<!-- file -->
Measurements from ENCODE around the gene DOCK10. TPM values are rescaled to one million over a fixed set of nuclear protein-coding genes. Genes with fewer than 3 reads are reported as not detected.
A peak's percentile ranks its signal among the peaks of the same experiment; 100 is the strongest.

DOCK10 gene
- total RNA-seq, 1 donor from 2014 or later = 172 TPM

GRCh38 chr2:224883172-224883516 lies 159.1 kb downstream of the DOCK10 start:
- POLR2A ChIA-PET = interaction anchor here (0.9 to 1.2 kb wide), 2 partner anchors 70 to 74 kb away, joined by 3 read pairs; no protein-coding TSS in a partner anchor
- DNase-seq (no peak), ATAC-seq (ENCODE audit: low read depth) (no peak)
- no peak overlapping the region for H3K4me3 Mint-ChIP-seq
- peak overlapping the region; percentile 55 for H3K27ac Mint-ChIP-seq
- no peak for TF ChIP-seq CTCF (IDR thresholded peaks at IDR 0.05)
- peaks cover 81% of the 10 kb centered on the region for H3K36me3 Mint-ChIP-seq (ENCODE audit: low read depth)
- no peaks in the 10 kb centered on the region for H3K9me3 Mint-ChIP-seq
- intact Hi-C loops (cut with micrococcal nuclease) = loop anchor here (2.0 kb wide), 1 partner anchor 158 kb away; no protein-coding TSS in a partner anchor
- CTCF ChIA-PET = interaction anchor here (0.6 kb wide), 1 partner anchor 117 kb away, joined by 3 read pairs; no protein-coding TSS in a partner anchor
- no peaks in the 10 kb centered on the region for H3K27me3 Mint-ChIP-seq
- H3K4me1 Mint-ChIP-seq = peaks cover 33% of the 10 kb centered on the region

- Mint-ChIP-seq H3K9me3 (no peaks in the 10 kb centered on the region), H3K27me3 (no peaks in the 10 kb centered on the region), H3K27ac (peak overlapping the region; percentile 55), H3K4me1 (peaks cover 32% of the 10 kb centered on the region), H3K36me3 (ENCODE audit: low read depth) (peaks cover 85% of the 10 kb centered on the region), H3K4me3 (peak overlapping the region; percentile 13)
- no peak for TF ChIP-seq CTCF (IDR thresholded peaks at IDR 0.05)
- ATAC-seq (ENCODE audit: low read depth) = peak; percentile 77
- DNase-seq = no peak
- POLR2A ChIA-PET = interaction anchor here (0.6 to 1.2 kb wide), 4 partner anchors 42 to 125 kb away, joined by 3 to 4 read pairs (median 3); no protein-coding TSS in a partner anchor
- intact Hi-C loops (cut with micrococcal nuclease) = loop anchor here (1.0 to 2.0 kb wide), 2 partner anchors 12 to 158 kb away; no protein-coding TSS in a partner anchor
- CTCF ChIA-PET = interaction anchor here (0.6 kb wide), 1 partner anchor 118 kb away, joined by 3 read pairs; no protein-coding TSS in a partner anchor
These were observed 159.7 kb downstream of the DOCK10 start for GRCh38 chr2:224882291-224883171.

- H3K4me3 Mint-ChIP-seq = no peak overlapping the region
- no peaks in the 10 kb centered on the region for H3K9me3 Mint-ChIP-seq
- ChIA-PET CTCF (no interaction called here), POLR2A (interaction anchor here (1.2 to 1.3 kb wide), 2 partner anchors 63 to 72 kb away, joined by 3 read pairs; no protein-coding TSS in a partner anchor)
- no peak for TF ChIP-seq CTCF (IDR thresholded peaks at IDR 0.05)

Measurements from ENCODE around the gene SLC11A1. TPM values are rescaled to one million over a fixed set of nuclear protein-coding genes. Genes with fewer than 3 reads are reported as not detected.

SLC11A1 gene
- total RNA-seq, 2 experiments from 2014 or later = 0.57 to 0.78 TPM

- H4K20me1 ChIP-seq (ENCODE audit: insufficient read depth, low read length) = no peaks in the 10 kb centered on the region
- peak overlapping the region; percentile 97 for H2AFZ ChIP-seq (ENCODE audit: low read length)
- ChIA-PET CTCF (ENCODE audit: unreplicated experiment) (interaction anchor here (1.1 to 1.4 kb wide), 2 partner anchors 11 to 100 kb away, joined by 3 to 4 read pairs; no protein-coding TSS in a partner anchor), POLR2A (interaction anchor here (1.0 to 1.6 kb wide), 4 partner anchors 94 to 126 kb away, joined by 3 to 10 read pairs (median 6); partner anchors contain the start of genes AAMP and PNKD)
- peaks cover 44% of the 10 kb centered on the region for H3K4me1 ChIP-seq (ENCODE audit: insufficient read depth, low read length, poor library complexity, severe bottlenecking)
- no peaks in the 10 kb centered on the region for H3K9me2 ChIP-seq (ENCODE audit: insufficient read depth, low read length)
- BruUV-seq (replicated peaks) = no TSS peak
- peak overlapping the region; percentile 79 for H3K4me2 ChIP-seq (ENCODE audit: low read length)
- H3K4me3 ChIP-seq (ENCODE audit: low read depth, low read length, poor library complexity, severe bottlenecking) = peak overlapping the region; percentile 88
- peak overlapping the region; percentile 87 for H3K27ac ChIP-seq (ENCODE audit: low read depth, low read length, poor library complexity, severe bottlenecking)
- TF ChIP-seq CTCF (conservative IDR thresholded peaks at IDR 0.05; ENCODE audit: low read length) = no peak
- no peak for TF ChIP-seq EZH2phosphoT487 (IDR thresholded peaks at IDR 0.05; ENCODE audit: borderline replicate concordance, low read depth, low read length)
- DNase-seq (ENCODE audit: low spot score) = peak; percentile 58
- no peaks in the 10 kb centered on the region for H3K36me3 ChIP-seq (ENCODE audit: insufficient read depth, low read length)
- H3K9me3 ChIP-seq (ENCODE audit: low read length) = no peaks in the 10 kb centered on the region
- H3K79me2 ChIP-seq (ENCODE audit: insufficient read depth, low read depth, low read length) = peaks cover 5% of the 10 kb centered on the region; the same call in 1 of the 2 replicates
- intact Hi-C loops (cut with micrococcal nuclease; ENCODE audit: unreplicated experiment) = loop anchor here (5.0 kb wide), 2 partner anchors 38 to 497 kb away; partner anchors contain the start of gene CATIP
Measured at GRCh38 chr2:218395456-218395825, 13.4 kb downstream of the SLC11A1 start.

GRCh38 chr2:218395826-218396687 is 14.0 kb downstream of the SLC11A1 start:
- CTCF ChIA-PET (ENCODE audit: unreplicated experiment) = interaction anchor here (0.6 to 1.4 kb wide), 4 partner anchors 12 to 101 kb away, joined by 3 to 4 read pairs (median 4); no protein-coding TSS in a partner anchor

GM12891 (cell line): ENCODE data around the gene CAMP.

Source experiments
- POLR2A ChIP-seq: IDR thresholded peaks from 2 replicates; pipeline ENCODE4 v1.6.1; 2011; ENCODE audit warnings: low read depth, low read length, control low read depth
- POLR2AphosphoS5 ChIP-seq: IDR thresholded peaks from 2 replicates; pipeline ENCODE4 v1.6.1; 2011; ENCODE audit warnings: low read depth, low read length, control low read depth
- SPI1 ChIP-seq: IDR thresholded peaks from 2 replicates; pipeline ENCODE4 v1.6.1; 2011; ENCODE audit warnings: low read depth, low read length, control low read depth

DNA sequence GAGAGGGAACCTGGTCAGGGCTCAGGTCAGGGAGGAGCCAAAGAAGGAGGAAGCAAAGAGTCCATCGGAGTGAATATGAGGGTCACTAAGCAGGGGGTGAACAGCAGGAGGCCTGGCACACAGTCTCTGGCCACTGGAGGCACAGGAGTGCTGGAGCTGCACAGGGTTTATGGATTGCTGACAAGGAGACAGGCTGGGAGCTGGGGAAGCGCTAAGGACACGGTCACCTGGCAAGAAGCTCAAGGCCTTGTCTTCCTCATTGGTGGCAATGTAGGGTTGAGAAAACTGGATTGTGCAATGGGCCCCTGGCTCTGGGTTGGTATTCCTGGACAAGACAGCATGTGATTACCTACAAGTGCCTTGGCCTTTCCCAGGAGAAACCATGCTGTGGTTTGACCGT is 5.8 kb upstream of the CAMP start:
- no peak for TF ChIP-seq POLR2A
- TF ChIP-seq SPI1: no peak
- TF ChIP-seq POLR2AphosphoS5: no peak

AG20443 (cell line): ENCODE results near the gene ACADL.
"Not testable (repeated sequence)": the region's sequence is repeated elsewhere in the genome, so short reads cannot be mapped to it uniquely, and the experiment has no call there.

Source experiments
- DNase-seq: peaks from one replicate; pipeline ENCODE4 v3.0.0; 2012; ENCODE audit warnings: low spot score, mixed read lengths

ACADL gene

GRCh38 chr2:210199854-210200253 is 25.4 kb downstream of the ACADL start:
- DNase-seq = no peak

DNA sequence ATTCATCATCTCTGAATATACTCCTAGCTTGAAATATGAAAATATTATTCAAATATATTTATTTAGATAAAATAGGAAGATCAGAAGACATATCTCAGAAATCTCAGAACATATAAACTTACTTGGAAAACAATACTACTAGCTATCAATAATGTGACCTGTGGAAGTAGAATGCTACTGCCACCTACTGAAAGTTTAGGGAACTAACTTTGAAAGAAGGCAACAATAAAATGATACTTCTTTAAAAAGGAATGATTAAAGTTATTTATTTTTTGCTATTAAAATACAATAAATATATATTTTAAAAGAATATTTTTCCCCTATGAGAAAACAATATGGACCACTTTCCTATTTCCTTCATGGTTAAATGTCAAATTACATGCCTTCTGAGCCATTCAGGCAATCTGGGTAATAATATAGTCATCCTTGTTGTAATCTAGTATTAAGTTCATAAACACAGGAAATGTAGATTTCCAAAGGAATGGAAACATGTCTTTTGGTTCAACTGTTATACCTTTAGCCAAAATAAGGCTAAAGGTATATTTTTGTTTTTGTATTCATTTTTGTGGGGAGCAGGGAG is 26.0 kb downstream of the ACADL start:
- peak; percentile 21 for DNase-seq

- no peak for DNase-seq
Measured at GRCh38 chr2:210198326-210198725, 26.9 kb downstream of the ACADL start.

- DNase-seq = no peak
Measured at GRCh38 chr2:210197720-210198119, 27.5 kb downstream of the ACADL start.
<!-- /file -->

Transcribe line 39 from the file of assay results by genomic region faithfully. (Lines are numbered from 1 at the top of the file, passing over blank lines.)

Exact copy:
- H3K4me3 ChIP-seq (ENCODE audit: low read depth, low read length, poor library complexity, severe bottlenecking) = peak overlapping the region; percentile 88